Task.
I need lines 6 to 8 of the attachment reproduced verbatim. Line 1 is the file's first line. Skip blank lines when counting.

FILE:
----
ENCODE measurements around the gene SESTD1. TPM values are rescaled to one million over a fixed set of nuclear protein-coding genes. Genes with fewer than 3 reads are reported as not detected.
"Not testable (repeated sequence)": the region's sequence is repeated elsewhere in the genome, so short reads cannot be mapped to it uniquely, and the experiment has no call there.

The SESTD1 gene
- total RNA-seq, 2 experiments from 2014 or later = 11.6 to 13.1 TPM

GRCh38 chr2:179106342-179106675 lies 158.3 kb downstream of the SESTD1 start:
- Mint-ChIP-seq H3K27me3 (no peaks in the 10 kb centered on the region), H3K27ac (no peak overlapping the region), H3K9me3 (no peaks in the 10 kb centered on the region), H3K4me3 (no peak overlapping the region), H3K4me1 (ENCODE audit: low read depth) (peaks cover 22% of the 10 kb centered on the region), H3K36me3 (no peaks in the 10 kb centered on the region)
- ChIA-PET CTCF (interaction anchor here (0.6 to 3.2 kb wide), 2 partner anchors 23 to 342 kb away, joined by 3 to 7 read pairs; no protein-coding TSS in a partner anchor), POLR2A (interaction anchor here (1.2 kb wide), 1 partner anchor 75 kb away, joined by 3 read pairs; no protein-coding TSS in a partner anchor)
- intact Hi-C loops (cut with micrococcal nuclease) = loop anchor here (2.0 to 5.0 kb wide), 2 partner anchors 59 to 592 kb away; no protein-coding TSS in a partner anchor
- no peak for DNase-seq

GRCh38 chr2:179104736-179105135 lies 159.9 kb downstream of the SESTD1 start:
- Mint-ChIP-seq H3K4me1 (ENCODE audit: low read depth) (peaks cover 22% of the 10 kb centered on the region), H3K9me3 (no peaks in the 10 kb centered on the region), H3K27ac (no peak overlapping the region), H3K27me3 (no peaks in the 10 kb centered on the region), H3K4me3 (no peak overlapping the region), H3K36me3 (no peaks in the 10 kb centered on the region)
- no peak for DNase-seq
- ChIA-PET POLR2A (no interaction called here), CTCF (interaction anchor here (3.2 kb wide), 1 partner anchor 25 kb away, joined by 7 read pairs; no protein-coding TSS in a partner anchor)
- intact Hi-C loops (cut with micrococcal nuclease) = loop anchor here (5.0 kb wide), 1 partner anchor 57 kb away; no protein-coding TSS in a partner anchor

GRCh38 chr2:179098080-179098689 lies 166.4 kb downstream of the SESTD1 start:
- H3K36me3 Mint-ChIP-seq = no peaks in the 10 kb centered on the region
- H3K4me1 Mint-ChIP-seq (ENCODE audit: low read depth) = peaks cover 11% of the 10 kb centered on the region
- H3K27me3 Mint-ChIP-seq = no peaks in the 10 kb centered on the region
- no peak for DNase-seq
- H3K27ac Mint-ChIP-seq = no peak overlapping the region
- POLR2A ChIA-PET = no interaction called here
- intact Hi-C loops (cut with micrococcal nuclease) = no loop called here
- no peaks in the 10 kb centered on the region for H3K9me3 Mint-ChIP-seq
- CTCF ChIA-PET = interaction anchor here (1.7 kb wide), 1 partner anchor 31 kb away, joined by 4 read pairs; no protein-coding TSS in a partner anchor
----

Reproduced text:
- Mint-ChIP-seq H3K27me3 (no peaks in the 10 kb centered on the region), H3K27ac (no peak overlapping the region), H3K9me3 (no peaks in the 10 kb centered on the region), H3K4me3 (no peak overlapping the region), H3K4me1 (ENCODE audit: low read depth) (peaks cover 22% of the 10 kb centered on the region), H3K36me3 (no peaks in the 10 kb centered on the region)
- ChIA-PET CTCF (interaction anchor here (0.6 to 3.2 kb wide), 2 partner anchors 23 to 342 kb away, joined by 3 to 7 read pairs; no protein-coding TSS in a partner anchor), POLR2A (interaction anchor here (1.2 kb wide), 1 partner anchor 75 kb away, joined by 3 read pairs; no protein-coding TSS in a partner anchor)
- intact Hi-C loops (cut with micrococcal nuclease) = loop anchor here (2.0 to 5.0 kb wide), 2 partner anchors 59 to 592 kb away; no protein-coding TSS in a partner anchor